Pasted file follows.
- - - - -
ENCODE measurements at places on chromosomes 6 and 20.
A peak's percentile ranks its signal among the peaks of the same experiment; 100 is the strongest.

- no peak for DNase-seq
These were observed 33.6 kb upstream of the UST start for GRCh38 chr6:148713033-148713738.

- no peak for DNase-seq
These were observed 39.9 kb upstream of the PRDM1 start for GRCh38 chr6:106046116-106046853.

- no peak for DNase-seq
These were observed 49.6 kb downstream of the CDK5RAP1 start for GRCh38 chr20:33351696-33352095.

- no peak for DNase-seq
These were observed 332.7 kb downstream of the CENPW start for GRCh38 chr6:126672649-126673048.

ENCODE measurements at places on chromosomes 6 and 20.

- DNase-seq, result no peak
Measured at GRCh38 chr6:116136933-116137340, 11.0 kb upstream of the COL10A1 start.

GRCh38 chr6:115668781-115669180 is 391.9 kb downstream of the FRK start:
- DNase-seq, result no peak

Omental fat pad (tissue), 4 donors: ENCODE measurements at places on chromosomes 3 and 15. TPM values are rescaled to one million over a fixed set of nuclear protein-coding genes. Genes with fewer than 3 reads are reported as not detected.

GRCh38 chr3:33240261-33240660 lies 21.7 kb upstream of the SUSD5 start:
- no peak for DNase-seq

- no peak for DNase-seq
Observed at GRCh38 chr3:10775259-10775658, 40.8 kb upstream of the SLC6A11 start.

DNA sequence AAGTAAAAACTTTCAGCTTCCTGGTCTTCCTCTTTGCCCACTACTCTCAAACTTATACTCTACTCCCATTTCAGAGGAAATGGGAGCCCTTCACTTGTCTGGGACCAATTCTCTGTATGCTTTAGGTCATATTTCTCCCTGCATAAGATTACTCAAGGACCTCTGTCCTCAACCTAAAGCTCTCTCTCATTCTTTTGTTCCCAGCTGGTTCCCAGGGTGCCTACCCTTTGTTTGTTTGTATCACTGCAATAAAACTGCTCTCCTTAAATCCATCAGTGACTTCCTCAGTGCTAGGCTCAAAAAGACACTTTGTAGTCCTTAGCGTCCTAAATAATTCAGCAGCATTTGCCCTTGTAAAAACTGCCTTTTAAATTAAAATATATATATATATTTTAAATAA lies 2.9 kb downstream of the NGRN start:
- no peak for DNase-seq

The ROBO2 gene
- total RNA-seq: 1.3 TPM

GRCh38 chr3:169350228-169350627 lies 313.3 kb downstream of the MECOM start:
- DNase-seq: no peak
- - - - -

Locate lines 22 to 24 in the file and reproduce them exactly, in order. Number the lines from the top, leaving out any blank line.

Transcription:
- no peak for DNase-seq

The ROBO2 gene
- total RNA-seq: 1.3 TPM